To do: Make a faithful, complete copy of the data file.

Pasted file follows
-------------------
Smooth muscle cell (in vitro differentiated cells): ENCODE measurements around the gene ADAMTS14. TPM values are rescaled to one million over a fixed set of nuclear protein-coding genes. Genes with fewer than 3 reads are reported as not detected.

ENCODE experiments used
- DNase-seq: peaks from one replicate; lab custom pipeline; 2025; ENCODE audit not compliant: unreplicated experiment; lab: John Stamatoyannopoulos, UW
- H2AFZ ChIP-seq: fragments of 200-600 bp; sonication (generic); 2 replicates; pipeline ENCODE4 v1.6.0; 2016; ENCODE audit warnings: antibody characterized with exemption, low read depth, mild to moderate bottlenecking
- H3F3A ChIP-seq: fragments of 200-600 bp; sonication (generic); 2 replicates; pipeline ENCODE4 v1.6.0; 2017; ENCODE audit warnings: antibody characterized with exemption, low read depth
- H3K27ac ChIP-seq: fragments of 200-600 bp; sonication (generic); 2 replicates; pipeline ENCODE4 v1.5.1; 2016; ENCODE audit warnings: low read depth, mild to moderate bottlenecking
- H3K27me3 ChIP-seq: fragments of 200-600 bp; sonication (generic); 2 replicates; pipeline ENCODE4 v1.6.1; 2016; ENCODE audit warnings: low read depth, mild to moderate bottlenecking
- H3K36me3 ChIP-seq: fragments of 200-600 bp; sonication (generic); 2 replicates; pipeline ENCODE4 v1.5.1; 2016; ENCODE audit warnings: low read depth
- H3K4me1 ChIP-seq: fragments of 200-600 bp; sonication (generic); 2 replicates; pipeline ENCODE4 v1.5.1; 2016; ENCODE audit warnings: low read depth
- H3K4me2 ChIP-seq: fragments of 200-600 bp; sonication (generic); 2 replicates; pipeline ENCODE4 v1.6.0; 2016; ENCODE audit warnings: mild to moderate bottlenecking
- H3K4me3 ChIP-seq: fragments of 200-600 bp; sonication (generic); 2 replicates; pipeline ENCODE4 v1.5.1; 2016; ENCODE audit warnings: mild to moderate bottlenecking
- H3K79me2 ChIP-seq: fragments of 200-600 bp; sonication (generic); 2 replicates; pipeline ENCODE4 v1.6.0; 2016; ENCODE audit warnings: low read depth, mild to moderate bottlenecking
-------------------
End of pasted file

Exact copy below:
Smooth muscle cell (in vitro differentiated cells): ENCODE measurements around the gene ADAMTS14. TPM values are rescaled to one million over a fixed set of nuclear protein-coding genes. Genes with fewer than 3 reads are reported as not detected.

ENCODE experiments used
- DNase-seq: peaks from one replicate; lab custom pipeline; 2025; ENCODE audit not compliant: unreplicated experiment; lab: John Stamatoyannopoulos, UW
- H2AFZ ChIP-seq: fragments of 200-600 bp; sonication (generic); 2 replicates; pipeline ENCODE4 v1.6.0; 2016; ENCODE audit warnings: antibody characterized with exemption, low read depth, mild to moderate bottlenecking
- H3F3A ChIP-seq: fragments of 200-600 bp; sonication (generic); 2 replicates; pipeline ENCODE4 v1.6.0; 2017; ENCODE audit warnings: antibody characterized with exemption, low read depth
- H3K27ac ChIP-seq: fragments of 200-600 bp; sonication (generic); 2 replicates; pipeline ENCODE4 v1.5.1; 2016; ENCODE audit warnings: low read depth, mild to moderate bottlenecking
- H3K27me3 ChIP-seq: fragments of 200-600 bp; sonication (generic); 2 replicates; pipeline ENCODE4 v1.6.1; 2016; ENCODE audit warnings: low read depth, mild to moderate bottlenecking
- H3K36me3 ChIP-seq: fragments of 200-600 bp; sonication (generic); 2 replicates; pipeline ENCODE4 v1.5.1; 2016; ENCODE audit warnings: low read depth
- H3K4me1 ChIP-seq: fragments of 200-600 bp; sonication (generic); 2 replicates; pipeline ENCODE4 v1.5.1; 2016; ENCODE audit warnings: low read depth
- H3K4me2 ChIP-seq: fragments of 200-600 bp; sonication (generic); 2 replicates; pipeline ENCODE4 v1.6.0; 2016; ENCODE audit warnings: mild to moderate bottlenecking
- H3K4me3 ChIP-seq: fragments of 200-600 bp; sonication (generic); 2 replicates; pipeline ENCODE4 v1.5.1; 2016; ENCODE audit warnings: mild to moderate bottlenecking
- H3K79me2 ChIP-seq: fragments of 200-600 bp; sonication (generic); 2 replicates; pipeline ENCODE4 v1.6.0; 2016; ENCODE audit warnings: low read depth, mild to moderate bottlenecking